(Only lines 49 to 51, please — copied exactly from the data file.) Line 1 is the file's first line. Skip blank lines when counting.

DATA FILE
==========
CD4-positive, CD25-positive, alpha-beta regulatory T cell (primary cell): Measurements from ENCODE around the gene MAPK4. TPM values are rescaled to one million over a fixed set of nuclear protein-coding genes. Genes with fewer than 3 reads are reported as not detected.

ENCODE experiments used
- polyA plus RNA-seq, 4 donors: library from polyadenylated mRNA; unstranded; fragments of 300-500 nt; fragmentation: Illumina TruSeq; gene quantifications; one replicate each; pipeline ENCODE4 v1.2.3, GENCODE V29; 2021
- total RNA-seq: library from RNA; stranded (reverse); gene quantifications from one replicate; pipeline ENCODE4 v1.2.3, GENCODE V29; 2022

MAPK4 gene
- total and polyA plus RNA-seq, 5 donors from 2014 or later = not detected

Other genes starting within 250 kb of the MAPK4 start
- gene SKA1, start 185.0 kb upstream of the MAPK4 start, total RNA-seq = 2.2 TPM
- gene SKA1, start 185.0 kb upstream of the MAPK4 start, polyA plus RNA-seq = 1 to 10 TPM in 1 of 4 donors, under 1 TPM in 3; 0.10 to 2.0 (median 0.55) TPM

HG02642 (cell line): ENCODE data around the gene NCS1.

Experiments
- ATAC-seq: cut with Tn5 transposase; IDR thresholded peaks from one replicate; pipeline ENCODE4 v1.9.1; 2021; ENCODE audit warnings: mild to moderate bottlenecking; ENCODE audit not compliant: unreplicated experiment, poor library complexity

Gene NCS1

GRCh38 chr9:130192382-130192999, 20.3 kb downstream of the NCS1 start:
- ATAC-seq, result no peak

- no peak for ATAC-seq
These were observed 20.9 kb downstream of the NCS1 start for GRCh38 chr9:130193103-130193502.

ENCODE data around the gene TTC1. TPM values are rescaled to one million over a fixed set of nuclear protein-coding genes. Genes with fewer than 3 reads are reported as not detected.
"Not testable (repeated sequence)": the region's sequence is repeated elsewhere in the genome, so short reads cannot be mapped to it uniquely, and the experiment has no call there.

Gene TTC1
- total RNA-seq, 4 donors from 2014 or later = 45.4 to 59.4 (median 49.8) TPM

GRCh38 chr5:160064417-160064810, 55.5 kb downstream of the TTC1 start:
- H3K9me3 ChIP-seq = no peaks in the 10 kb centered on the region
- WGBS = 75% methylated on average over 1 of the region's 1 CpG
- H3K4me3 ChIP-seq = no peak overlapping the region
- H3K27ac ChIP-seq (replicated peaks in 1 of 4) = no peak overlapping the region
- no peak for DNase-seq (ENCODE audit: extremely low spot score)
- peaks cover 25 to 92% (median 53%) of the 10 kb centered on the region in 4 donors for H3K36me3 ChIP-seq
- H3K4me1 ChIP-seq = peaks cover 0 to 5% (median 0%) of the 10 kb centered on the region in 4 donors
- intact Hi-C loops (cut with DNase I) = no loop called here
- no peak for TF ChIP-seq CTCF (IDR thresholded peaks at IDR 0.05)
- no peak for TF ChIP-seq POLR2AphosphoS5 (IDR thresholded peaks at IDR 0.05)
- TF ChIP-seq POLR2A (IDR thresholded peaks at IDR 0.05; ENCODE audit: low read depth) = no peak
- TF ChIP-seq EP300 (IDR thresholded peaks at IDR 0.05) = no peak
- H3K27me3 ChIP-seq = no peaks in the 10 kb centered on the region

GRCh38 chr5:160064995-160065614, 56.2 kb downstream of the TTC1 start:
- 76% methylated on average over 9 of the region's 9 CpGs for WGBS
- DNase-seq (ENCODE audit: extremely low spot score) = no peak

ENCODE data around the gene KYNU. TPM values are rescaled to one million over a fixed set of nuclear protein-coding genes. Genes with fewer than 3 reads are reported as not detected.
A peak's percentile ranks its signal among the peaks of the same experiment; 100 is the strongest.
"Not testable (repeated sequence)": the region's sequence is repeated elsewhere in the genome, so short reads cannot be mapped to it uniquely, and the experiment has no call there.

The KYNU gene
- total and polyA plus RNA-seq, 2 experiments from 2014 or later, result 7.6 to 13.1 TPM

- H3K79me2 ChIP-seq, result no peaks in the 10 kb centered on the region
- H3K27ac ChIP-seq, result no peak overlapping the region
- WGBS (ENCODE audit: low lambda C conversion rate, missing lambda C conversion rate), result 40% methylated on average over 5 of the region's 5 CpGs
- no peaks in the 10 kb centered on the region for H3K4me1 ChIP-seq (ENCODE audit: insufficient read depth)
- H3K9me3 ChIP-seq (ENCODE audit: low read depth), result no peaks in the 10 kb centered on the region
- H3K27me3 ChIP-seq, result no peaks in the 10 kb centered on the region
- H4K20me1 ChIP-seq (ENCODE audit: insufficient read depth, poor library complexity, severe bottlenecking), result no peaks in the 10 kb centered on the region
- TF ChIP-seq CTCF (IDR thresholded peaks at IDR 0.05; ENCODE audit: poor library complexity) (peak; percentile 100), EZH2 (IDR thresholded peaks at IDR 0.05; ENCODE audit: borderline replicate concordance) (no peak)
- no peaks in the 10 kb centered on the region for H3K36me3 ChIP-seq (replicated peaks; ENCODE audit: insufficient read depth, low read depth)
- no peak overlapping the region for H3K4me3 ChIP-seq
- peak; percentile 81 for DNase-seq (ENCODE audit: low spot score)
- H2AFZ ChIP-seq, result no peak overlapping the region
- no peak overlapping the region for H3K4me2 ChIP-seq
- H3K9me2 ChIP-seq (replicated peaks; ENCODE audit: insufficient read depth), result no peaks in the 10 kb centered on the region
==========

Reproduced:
- H3K27me3 ChIP-seq, result no peaks in the 10 kb centered on the region
- H4K20me1 ChIP-seq (ENCODE audit: insufficient read depth, poor library complexity, severe bottlenecking), result no peaks in the 10 kb centered on the region
- TF ChIP-seq CTCF (IDR thresholded peaks at IDR 0.05; ENCODE audit: poor library complexity) (peak; percentile 100), EZH2 (IDR thresholded peaks at IDR 0.05; ENCODE audit: borderline replicate concordance) (no peak)